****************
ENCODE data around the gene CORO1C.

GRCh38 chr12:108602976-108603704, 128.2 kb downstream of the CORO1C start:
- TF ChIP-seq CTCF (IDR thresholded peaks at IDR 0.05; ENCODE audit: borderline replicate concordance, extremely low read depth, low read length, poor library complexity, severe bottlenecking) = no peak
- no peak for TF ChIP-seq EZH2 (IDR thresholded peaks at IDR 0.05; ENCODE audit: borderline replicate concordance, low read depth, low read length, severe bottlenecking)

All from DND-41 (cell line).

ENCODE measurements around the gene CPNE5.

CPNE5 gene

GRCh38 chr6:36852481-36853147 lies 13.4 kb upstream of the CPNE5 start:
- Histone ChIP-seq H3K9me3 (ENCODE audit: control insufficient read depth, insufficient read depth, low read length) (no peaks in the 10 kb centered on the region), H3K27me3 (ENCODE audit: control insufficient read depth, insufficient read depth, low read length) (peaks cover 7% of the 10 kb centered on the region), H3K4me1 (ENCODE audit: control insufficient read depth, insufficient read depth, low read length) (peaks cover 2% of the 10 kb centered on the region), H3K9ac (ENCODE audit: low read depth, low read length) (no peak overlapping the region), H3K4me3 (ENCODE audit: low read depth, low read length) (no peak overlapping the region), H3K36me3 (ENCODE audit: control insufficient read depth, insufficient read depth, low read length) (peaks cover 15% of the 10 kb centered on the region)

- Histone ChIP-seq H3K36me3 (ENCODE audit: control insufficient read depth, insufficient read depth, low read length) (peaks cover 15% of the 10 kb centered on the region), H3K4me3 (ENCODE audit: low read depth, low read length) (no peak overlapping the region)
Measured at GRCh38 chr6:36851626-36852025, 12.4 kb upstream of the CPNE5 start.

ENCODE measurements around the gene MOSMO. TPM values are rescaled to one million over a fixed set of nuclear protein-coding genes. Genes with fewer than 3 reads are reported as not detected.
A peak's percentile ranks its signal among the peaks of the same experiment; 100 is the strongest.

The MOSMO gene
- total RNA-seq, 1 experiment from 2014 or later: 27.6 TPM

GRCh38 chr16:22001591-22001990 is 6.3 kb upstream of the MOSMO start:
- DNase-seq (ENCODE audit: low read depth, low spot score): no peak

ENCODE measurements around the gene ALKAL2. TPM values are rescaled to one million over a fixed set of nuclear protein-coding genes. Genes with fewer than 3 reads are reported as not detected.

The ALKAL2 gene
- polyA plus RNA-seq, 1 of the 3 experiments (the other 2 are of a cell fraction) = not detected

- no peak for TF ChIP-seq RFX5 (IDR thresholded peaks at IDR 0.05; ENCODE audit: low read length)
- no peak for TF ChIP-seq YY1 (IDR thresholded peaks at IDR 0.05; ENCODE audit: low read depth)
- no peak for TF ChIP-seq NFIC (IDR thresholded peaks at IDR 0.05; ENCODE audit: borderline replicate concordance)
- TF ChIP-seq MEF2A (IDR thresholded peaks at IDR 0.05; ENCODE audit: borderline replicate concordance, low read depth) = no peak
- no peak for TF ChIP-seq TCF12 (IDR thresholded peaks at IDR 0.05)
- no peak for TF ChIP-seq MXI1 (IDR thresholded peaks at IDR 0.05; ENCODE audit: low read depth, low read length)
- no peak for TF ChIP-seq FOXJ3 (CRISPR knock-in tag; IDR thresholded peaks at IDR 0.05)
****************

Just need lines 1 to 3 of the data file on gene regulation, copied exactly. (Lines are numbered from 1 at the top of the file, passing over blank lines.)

ENCODE data around the gene CORO1C.

GRCh38 chr12:108602976-108603704, 128.2 kb downstream of the CORO1C start:
- TF ChIP-seq CTCF (IDR thresholded peaks at IDR 0.05; ENCODE audit: borderline replicate concordance, extremely low read depth, low read length, poor library complexity, severe bottlenecking) = no peak